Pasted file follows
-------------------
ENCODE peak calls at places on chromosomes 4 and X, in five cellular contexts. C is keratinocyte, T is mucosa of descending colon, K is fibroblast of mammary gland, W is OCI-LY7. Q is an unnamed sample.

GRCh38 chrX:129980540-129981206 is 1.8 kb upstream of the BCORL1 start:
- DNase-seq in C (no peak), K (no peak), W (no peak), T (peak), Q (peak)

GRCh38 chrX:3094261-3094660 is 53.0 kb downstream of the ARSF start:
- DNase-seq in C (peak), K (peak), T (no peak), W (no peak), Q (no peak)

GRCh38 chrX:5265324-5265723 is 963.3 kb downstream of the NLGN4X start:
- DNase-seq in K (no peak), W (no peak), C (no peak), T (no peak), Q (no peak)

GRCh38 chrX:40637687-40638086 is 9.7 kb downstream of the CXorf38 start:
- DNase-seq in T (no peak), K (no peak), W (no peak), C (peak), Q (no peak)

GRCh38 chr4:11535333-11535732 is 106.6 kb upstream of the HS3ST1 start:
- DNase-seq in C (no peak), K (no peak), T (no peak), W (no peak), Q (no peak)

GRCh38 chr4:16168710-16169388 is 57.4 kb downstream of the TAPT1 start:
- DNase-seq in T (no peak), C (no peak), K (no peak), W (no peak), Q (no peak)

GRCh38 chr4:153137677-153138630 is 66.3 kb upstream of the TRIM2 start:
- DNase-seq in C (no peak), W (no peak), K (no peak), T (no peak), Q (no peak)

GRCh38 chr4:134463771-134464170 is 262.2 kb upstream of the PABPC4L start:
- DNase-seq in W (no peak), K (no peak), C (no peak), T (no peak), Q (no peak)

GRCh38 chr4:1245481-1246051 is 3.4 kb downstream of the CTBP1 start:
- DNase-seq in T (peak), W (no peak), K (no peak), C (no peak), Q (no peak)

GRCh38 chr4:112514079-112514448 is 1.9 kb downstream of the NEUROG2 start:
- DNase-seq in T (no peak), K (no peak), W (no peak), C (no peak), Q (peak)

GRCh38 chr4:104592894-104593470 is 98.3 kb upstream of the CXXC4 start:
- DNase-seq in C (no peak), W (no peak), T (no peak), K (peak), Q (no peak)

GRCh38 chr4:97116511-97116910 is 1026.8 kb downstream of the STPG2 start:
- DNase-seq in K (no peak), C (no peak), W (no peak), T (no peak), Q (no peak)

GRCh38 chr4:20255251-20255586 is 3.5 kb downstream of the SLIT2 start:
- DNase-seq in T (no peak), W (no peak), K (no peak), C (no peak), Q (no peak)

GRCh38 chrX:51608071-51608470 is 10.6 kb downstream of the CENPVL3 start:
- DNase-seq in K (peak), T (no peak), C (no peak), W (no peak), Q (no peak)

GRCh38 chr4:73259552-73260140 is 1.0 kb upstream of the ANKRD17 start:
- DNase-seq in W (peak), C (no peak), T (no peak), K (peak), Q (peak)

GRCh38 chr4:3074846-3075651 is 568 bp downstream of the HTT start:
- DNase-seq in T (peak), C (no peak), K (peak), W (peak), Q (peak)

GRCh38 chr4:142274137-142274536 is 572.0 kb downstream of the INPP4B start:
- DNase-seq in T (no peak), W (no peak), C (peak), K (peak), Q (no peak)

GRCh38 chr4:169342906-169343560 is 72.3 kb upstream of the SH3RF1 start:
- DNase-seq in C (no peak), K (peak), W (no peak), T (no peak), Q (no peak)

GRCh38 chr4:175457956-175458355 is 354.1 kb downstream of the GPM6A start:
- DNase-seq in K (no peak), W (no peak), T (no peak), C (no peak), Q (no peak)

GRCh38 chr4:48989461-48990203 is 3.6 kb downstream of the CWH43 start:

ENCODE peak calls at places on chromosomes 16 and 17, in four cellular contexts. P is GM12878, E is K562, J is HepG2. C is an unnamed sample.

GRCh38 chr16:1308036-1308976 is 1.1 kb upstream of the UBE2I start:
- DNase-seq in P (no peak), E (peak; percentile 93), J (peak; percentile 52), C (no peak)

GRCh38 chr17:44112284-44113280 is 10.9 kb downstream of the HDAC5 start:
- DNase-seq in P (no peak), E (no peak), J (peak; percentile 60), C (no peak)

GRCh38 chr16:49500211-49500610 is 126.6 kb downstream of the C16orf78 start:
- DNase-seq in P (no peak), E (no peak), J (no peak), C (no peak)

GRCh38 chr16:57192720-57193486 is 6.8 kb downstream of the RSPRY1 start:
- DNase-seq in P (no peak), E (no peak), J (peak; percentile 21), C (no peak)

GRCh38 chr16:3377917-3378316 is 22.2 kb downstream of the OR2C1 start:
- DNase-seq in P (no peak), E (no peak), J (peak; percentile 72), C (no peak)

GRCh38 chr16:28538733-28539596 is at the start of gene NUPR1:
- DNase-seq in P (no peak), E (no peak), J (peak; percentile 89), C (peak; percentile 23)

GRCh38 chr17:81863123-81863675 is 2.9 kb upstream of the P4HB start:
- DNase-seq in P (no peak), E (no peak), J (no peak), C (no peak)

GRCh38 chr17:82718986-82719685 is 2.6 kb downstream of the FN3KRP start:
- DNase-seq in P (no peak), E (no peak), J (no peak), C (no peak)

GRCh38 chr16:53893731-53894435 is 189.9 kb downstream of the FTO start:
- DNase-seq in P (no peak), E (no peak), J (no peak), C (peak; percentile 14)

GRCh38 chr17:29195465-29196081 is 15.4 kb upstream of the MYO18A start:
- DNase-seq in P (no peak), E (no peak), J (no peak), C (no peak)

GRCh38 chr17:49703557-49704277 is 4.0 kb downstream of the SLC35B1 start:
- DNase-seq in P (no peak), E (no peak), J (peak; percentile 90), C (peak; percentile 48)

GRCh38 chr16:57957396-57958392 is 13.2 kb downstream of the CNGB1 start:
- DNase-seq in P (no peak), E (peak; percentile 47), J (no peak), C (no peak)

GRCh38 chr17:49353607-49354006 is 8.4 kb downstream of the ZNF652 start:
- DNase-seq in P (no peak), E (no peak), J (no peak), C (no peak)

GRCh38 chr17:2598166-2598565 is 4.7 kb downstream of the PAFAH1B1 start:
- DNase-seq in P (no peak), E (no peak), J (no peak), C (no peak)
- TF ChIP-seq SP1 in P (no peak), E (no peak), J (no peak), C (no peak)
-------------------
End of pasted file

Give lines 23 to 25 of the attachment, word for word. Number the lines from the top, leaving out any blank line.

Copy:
- DNase-seq in C (no peak), W (no peak), T (no peak), K (peak), Q (no peak)

GRCh38 chr4:97116511-97116910 is 1026.8 kb downstream of the STPG2 start:
- DNase-seq in K (no peak), C (no peak), W (no peak), T (no peak), Q (no peak)